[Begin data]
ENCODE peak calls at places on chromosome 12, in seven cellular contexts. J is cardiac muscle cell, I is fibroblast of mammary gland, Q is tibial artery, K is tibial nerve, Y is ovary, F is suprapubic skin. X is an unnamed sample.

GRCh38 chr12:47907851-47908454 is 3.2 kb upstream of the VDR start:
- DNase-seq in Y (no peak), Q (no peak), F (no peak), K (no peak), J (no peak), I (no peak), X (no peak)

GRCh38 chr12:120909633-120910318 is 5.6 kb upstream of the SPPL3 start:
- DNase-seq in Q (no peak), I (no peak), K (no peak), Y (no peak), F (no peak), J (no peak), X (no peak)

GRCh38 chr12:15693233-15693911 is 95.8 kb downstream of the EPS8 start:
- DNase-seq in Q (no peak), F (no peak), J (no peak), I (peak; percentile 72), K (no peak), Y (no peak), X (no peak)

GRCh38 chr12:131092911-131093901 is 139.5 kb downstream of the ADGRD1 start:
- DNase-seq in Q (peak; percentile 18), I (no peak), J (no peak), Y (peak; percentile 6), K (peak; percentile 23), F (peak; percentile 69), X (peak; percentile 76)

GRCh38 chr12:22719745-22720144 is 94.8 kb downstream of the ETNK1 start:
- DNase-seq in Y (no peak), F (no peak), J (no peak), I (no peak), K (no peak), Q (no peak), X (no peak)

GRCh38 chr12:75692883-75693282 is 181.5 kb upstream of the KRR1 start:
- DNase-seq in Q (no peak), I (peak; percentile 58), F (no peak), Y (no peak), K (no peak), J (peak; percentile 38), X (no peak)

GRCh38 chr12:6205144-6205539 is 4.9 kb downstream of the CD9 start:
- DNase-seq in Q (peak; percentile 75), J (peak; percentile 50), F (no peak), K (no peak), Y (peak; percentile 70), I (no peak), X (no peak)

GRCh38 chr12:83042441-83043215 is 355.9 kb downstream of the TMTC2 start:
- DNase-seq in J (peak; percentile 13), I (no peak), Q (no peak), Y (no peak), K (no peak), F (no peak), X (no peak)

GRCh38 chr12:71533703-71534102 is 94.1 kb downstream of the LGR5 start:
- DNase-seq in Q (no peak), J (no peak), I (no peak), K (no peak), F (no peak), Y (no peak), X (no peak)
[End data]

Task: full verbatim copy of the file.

ENCODE peak calls at places on chromosome 12, in seven cellular contexts. J is cardiac muscle cell, I is fibroblast of mammary gland, Q is tibial artery, K is tibial nerve, Y is ovary, F is suprapubic skin. X is an unnamed sample.

GRCh38 chr12:47907851-47908454 is 3.2 kb upstream of the VDR start:
- DNase-seq in Y (no peak), Q (no peak), F (no peak), K (no peak), J (no peak), I (no peak), X (no peak)

GRCh38 chr12:120909633-120910318 is 5.6 kb upstream of the SPPL3 start:
- DNase-seq in Q (no peak), I (no peak), K (no peak), Y (no peak), F (no peak), J (no peak), X (no peak)

GRCh38 chr12:15693233-15693911 is 95.8 kb downstream of the EPS8 start:
- DNase-seq in Q (no peak), F (no peak), J (no peak), I (peak; percentile 72), K (no peak), Y (no peak), X (no peak)

GRCh38 chr12:131092911-131093901 is 139.5 kb downstream of the ADGRD1 start:
- DNase-seq in Q (peak; percentile 18), I (no peak), J (no peak), Y (peak; percentile 6), K (peak; percentile 23), F (peak; percentile 69), X (peak; percentile 76)

GRCh38 chr12:22719745-22720144 is 94.8 kb downstream of the ETNK1 start:
- DNase-seq in Y (no peak), F (no peak), J (no peak), I (no peak), K (no peak), Q (no peak), X (no peak)

GRCh38 chr12:75692883-75693282 is 181.5 kb upstream of the KRR1 start:
- DNase-seq in Q (no peak), I (peak; percentile 58), F (no peak), Y (no peak), K (no peak), J (peak; percentile 38), X (no peak)

GRCh38 chr12:6205144-6205539 is 4.9 kb downstream of the CD9 start:
- DNase-seq in Q (peak; percentile 75), J (peak; percentile 50), F (no peak), K (no peak), Y (peak; percentile 70), I (no peak), X (no peak)

GRCh38 chr12:83042441-83043215 is 355.9 kb downstream of the TMTC2 start:
- DNase-seq in J (peak; percentile 13), I (no peak), Q (no peak), Y (no peak), K (no peak), F (no peak), X (no peak)

GRCh38 chr12:71533703-71534102 is 94.1 kb downstream of the LGR5 start:
- DNase-seq in Q (no peak), J (no peak), I (no peak), K (no peak), F (no peak), Y (no peak), X (no peak)